A strategic marketer’s guide to maximising the Fintech boom



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By Neil de Beger

Neil de Beger is a Senior Marketing Leader with over 25 years of experience across Financial Services, Automotive, Technology & Telecommunications, and Retail. Neil has expertise in strategy and implementation across all marketing channels, with global blue-chip brands and local companies, both in-house and within specialised marketing and advertising agencies in Australia and the UK.

Financial technology, or ‘Fintech’, has recovered from a 2022 global correction and is poised for a return to its powerful growth trajectory. 

Fintech’s recovery is part of a longer-term growth trend that Boston Consulting Group (BCG) recently described as having ’exploded’ in the past two decades globally, with anticipated massive (six-fold) growth over the next seven years. Fintech should account for some 25 per cent of all banking valuations worldwide in that time and represent a market-worth $1.5 trillion based on annual revenues.

The BCG report Global Fintech 2023: Reimagining the Future of Finance says the largest growth markets globally will be in the Asia Pacific. 

Which is good news for Australian Fintech entrepreneurs, including those players in the digital advice space. Australia’s wealth market has attracted renewed interest from various Fintech companies, as the wealth and financial advice sector seeks new ways to help meet the unmet and complex demands of an ageing population requiring increasingly more urgent financial advice. 


Start-up energy, planned focus

In the dynamic realm of start-ups and an ever-evolving business landscape, no two days are alike. Whether you find yourself in the early stages of your start-up journey or experiencing rapid growth to meet market demands, one thing remains constant: the need for a solid marketing plan.

In many larger organisations and corporates, it’s common for employees to operate in siloed functions. In a start-up environment and especially within the Fintech space, this isn’t necessarily the case. 

Many may find that in addition to operating within their own specialist area of expertise, they are also a ‘Jack of many trades’. You could be having a sit-down (trying to!) with your colleagues to plan the week one minute, whereas the next, you’ll be picking up the phone to an intermediary customer and their client – and they need some help to run a report, right now!

The early stages of a start-up are fast-paced and can be thrilling. It changes at warp speed and comes with many challenges, just as it does the opportunities.

So, you might ask yourself how you’re supposed to do your job efficiently and does working in a Fintech also mean that you need to change your marketing approach?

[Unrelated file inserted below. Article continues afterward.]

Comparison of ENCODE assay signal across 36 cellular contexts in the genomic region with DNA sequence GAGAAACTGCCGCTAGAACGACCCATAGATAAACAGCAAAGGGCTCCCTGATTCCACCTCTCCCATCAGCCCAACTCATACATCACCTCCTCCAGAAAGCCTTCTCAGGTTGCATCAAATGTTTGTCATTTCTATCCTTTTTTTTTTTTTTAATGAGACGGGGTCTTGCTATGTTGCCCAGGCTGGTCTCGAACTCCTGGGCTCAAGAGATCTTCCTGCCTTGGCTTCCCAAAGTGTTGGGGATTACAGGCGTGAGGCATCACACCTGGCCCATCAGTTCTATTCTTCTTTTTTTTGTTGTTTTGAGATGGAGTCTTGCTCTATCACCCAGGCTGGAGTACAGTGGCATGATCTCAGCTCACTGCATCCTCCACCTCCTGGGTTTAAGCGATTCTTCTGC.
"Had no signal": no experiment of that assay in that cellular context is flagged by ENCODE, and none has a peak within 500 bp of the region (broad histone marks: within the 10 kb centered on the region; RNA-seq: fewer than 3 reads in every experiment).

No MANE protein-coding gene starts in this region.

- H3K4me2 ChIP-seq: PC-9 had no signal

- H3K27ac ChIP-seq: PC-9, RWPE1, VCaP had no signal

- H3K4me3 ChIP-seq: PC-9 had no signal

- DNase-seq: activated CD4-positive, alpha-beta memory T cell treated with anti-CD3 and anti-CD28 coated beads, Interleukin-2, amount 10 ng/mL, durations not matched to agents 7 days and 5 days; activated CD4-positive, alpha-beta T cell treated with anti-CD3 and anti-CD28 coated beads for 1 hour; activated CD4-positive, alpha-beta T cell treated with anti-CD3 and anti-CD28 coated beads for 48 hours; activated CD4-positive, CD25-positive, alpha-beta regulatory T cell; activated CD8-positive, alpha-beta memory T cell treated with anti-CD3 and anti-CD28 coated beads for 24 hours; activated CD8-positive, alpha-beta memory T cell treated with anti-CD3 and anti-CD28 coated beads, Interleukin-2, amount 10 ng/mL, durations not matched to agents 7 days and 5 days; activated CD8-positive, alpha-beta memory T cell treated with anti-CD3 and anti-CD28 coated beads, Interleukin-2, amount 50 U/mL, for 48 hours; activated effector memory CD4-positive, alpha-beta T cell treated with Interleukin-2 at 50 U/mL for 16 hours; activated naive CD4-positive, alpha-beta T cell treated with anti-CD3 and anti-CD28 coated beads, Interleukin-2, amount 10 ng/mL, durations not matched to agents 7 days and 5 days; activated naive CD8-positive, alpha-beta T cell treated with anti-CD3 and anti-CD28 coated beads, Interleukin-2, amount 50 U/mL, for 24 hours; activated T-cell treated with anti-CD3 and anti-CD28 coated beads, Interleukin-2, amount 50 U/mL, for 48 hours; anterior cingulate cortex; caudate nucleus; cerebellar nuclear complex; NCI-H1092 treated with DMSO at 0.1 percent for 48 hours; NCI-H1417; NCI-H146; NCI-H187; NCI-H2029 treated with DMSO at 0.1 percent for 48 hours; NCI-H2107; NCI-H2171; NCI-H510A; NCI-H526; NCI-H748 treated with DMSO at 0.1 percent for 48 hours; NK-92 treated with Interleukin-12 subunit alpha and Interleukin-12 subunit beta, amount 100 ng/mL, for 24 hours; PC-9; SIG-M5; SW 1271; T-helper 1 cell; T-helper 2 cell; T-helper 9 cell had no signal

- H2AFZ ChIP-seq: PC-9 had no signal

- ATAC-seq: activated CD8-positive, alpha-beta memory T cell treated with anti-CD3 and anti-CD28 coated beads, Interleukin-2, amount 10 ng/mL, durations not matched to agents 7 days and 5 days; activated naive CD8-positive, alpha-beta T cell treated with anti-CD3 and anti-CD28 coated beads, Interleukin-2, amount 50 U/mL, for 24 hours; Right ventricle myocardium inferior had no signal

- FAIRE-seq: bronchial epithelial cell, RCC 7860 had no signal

It might! For a start, the ability to be agile and adaptable to moving operational priorities is a must. 

A dynamic approach 

Being involved in the very early stages of a start-up means exposure to areas of a business that you wouldn’t necessarily have, within a larger organisation. 

You must embrace that everyone is on the same level playing field, ready to roll up their sleeves to get the job done. You have to ‘muck-in’.  

For a marketer, it exposes you to the coalface – you gain invaluable access to the customer and on a frequent basis, which is like holding a winning ticket. 

It’s a dynamic and fluid environment but the fundamental approach to marketing does not change.

If you take a strategic approach and keep the customer at the core of your plan, you are much more likely to succeed. 

Strategic Approach: Maximising Returns

A well-designed marketing plan is indispensable in keeping a team focused. In a start-up, it serves as the glue that binds strategy and execution. You should use it as a constant source of guidance. 

The planning process is critical. Begin by conducting your market analysis and research. A skilled marketer understands that they are not the customer and seeks to understand their audience. In a Fintech, this can be as simple as engaging in conversations with potential customers or, even better, visiting their work environment to validate your MVP (Minimum Viable Product). 

Gaining these insights and comprehending the market, will help you to identify the key segments and your target audience and help you to firm up your positioning, to each one.  

Based on my experience, having one or two other companies offering similar services, solutions, or products can be beneficial for a fintech. Often, the market is substantial enough to accommodate multiple players and among other things, it reassures you that you are on to something!  

What truly matters is that you have a distinct and well-defined positioning. It’s essential to have clarity from the outset, so that customers understand why they should choose you. 

Mapping the Customer Touchpoints: Optimising Marketing Effectiveness

A comprehensive marketing plan that has undergone the afore-mentioned process is more likely to succeed, and customer experience plays a crucial role in achieving this. 

To maximise effectiveness and measurability, it is essential to have a laser-like focus on your target segments and determine which tactics within your marketing mix are feasible. 

Having tangible measures is vital for determining the impact on the bottom line and identifying the areas where you see the highest returns, enabling you to provide accurate reports. 

One advantage of working in a start-up environment is also the dynamic culture, with minimal bureaucratic hurdles. This agility allows for quick adaptation and execution since it also involves working closely together.